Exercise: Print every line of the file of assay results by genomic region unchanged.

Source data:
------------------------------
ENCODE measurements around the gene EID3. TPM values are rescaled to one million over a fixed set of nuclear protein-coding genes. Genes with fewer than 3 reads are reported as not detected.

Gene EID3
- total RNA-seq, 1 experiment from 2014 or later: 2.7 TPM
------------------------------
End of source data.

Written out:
ENCODE measurements around the gene EID3. TPM values are rescaled to one million over a fixed set of nuclear protein-coding genes. Genes with fewer than 3 reads are reported as not detected.

Gene EID3
- total RNA-seq, 1 experiment from 2014 or later: 2.7 TPM